Isolated identifying and non-identifying information in different databases can be used to create extensive records that profile people's shopping and spending habits. The biggest danger of biometrics, according to privacy advocates, is that biometric identifiers can be linked to databases of other information that people do not want dispersed. The threat to privacy arises from "the ability of third parties to access this data in identifiable form and link it to other information, resulting in secondary uses of the information, without the consent of the data subject." . This would be a violation of the Code of Fair Information Practices, since the individual would no longer have control over the dissemination of his personal information.
People have generally frowned on biometrics, in particular fingerprints, because of its long-time association with criminal identification, and more recently because of its use in State welfare schemes to prevent recipients from making double claims on their benefits. The argument is that people are reduced to mere codes, and are subject to inanimate, unjust treatment. A similar argument against the use of biometrics is that biometric identifiers are an "example of the state's using technology to reduce individuality." . This type of identification corrupts the relationship between citizen and state because it empowers the State with control over its citizens.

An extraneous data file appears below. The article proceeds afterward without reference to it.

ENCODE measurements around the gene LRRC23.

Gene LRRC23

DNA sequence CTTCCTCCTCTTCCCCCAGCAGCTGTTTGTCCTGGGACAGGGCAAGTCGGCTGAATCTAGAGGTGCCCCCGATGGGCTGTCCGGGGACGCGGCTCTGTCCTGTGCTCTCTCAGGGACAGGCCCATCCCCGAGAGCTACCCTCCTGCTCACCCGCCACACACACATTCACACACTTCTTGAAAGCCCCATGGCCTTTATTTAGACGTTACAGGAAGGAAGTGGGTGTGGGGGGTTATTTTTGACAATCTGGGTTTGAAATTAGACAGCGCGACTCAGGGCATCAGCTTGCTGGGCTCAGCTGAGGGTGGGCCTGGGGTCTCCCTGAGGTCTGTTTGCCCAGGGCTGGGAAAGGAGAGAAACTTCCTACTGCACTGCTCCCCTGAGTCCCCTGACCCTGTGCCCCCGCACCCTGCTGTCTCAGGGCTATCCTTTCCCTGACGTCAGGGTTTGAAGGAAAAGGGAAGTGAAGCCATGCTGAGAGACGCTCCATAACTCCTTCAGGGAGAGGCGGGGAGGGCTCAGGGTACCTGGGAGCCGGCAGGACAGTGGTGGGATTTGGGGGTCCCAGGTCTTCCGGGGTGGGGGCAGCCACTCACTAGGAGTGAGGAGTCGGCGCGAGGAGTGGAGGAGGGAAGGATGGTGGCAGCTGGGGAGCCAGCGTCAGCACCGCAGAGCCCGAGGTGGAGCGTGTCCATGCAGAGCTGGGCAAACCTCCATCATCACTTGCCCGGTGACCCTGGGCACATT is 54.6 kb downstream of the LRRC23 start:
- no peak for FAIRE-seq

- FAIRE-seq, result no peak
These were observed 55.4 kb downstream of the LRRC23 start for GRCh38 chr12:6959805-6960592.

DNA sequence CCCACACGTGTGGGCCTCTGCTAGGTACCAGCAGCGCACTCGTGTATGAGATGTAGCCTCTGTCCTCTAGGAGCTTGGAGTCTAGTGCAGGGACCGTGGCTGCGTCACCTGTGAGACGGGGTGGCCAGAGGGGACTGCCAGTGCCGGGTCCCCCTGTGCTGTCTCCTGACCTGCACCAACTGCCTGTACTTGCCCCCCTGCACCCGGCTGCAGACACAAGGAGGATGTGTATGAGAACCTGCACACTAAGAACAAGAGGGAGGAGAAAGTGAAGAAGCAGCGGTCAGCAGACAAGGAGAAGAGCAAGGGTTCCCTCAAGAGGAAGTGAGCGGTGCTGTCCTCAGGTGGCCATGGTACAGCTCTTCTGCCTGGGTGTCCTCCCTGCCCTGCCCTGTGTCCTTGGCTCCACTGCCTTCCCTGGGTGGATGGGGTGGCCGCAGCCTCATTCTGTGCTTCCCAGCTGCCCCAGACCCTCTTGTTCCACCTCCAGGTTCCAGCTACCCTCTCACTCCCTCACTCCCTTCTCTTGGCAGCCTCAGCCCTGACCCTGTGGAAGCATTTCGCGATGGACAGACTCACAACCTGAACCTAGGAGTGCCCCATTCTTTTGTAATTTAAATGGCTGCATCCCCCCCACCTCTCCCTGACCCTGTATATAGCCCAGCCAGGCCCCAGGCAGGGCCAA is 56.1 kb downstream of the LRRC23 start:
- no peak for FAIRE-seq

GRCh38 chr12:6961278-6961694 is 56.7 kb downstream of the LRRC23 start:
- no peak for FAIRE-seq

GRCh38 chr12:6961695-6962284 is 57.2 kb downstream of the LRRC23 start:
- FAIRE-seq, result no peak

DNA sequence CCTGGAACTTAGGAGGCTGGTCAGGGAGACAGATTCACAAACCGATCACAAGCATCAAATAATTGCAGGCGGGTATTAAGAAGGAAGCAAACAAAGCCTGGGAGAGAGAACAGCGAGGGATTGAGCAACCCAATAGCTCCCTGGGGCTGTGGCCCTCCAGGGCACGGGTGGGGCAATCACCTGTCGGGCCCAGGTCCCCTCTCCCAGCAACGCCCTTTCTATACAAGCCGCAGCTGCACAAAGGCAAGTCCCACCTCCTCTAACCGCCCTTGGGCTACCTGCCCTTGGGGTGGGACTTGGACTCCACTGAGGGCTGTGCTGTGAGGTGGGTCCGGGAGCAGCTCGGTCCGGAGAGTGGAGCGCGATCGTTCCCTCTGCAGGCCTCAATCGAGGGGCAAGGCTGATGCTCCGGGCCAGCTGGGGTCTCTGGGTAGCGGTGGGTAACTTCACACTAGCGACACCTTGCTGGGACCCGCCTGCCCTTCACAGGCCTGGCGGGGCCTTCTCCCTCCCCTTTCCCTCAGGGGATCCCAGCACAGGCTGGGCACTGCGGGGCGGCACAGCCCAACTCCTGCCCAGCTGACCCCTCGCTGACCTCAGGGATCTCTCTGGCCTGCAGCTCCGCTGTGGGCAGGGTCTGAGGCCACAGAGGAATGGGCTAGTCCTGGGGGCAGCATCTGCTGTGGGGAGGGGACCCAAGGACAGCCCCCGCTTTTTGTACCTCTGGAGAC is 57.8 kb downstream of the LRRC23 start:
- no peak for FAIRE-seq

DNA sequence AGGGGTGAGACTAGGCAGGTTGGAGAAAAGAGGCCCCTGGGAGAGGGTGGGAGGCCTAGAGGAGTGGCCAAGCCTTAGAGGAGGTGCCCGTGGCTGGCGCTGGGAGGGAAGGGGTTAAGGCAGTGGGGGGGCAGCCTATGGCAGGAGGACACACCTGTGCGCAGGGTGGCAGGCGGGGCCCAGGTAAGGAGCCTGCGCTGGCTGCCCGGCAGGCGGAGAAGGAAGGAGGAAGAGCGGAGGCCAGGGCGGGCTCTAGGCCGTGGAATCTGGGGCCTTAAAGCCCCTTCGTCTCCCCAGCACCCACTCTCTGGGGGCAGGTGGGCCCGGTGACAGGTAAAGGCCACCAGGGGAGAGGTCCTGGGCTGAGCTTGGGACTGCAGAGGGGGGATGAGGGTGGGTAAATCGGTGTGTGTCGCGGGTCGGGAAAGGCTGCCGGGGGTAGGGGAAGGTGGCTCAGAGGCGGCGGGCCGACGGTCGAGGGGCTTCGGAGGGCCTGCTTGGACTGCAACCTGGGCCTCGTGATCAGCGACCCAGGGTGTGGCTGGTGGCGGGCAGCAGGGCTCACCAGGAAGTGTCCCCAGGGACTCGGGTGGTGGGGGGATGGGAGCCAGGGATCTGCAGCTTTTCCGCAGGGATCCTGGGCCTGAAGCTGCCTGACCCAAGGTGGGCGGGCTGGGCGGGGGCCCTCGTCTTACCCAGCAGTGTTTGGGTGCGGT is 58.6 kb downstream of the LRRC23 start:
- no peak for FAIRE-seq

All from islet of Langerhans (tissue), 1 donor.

Religious groups argue that biometric authentication methods are "the mechanism foretold in religious prophecy (e.g. the Mark of the Beast)" . Further religious objections are based on the premise that individuals must give up themselves, or part of themselves, to a symbol of authority which has no spiritual significance.
Though there are no documented cases of biometrics technologies causing actual physical harm to users, certain methods are considered as invasive. For example, retina scanning requires the user to place his eye as close as 3" away from the scanner so that it can capture an image of his retina pattern. Fingerprint recognition devices too are deemed as invasive because they require the user to actually touch a pad.